The Votes Are In. Amazon Workers In Bessemer, Alabama Will Not Be Unionizing.

FILE - In this Tuesday, March 30, 2021 file photo, a banner encouraging workers to vote in labor balloting is shown at an Amazon warehouse in Bessemer, Ala. Vote counting in the union push in Bessemer is expected to start as early as Thursday, April 8, but hundreds of contested ballots could muddy the outcome if it’s a close race. (AP Photo/Jay Reeves, File)

Amazon continues to win.

On Friday, the company put its union battle in the “W” column, having secured enough votes to defeat the unionization drive at its Bessemer, Ala., warehouse.

From 3,215 ballots cast, 1,798 opposed the union and 738 were in favor. Approximately 5,800 workers at the Bessemer warehouse were eligible to vote whether to join the Retail, Wholesale and Department Store Union. 

Amazon needed 1,608 votes, just over 50% of ballots cast, to win. The election must be formally certified by the National Labor Relations Board.

The result is another tough one for organized labor aiming to unionize a U.S. Amazon facility for the first time. According to Bureau of Labor and Statistics tracking, overall union membership in the U.S. declined from 20.1 percent in 1983 to 10.8 percent in 2020.

Amazon flexed its resources, bringing aboard the same law firm it used to assist with negotiations during a failed 2014 union drive in Delaware.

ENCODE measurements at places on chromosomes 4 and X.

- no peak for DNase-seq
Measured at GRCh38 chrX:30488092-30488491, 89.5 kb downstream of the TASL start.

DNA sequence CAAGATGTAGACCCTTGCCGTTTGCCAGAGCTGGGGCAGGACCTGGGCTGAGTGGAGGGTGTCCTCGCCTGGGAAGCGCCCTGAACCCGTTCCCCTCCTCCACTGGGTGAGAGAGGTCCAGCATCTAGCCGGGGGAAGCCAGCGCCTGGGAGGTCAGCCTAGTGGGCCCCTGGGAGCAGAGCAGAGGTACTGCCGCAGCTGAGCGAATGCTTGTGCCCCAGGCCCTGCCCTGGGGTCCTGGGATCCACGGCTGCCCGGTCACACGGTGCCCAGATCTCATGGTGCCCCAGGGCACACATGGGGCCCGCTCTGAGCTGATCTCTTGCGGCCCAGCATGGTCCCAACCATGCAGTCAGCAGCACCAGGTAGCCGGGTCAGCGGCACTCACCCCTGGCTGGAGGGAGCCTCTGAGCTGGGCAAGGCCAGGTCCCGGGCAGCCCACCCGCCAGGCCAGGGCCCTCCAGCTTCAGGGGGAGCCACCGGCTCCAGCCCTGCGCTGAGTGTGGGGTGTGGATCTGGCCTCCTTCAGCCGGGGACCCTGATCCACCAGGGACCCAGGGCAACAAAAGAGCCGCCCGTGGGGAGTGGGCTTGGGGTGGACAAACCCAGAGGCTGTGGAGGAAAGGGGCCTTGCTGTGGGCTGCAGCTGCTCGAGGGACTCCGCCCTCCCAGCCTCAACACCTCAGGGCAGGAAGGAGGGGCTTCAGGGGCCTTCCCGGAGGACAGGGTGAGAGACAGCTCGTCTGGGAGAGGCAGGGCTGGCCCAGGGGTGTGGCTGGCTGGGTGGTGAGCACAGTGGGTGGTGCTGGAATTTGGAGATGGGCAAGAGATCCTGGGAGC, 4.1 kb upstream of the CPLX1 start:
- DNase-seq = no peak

RWDSU President Stuart Appelbaum plans to challenge the election results.

“We won’t let Amazon’s lies, deception and illegal activities go unchallenged, which is why we are formally filing charges against all of the egregious and blatantly illegal actions taken by Amazon during the union vote,” Appelbaum said in a statement. “We demand a comprehensive investigation over Amazon’s behavior in corrupting this election.”

Not surprisingly, Amazon disagreed.

“Our employees heard far more anti-Amazon messages from the union, policymakers, and media outlets than they heard from us,” a company statement said. “And Amazon didn’t win — our employees made the choice to vote against joining a union.”

Amazon employs 800,000 people in the U.S., making it the second largest private employer in the country behind Walmart.

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